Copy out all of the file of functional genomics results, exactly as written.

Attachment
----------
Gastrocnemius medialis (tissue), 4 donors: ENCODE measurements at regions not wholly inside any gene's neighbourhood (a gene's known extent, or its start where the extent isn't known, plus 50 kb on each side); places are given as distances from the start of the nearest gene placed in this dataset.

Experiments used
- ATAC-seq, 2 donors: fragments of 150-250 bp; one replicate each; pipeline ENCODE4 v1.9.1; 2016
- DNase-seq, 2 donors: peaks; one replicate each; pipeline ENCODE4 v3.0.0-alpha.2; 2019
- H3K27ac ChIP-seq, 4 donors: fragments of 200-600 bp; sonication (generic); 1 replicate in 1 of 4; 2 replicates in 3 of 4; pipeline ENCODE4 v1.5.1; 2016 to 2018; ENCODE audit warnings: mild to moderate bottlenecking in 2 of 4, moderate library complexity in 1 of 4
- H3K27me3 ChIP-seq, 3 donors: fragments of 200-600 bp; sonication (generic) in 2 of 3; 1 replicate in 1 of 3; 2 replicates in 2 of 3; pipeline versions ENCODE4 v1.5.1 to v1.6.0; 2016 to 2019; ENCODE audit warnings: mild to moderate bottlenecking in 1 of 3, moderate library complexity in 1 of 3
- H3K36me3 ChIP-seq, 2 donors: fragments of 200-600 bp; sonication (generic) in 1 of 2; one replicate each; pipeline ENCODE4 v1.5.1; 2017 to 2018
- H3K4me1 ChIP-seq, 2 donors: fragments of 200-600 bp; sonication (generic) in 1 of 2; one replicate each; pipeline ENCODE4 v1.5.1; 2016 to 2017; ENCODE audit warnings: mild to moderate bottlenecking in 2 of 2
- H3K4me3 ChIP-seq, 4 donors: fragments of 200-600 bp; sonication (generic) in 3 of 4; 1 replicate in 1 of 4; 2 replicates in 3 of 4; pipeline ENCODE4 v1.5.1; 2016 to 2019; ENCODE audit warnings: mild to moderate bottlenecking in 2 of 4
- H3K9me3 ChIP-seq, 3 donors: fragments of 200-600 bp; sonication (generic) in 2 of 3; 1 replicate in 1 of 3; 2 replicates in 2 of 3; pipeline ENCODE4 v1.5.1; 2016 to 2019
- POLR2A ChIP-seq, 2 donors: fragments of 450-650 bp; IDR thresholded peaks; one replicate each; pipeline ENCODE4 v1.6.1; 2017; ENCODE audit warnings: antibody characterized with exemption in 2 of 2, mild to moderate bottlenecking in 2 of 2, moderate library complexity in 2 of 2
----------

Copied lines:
Gastrocnemius medialis (tissue), 4 donors: ENCODE measurements at regions not wholly inside any gene's neighbourhood (a gene's known extent, or its start where the extent isn't known, plus 50 kb on each side); places are given as distances from the start of the nearest gene placed in this dataset.

Experiments used
- ATAC-seq, 2 donors: fragments of 150-250 bp; one replicate each; pipeline ENCODE4 v1.9.1; 2016
- DNase-seq, 2 donors: peaks; one replicate each; pipeline ENCODE4 v3.0.0-alpha.2; 2019
- H3K27ac ChIP-seq, 4 donors: fragments of 200-600 bp; sonication (generic); 1 replicate in 1 of 4; 2 replicates in 3 of 4; pipeline ENCODE4 v1.5.1; 2016 to 2018; ENCODE audit warnings: mild to moderate bottlenecking in 2 of 4, moderate library complexity in 1 of 4
- H3K27me3 ChIP-seq, 3 donors: fragments of 200-600 bp; sonication (generic) in 2 of 3; 1 replicate in 1 of 3; 2 replicates in 2 of 3; pipeline versions ENCODE4 v1.5.1 to v1.6.0; 2016 to 2019; ENCODE audit warnings: mild to moderate bottlenecking in 1 of 3, moderate library complexity in 1 of 3
- H3K36me3 ChIP-seq, 2 donors: fragments of 200-600 bp; sonication (generic) in 1 of 2; one replicate each; pipeline ENCODE4 v1.5.1; 2017 to 2018
- H3K4me1 ChIP-seq, 2 donors: fragments of 200-600 bp; sonication (generic) in 1 of 2; one replicate each; pipeline ENCODE4 v1.5.1; 2016 to 2017; ENCODE audit warnings: mild to moderate bottlenecking in 2 of 2
- H3K4me3 ChIP-seq, 4 donors: fragments of 200-600 bp; sonication (generic) in 3 of 4; 1 replicate in 1 of 4; 2 replicates in 3 of 4; pipeline ENCODE4 v1.5.1; 2016 to 2019; ENCODE audit warnings: mild to moderate bottlenecking in 2 of 4
- H3K9me3 ChIP-seq, 3 donors: fragments of 200-600 bp; sonication (generic) in 2 of 3; 1 replicate in 1 of 3; 2 replicates in 2 of 3; pipeline ENCODE4 v1.5.1; 2016 to 2019
- POLR2A ChIP-seq, 2 donors: fragments of 450-650 bp; IDR thresholded peaks; one replicate each; pipeline ENCODE4 v1.6.1; 2017; ENCODE audit warnings: antibody characterized with exemption in 2 of 2, mild to moderate bottlenecking in 2 of 2, moderate library complexity in 2 of 2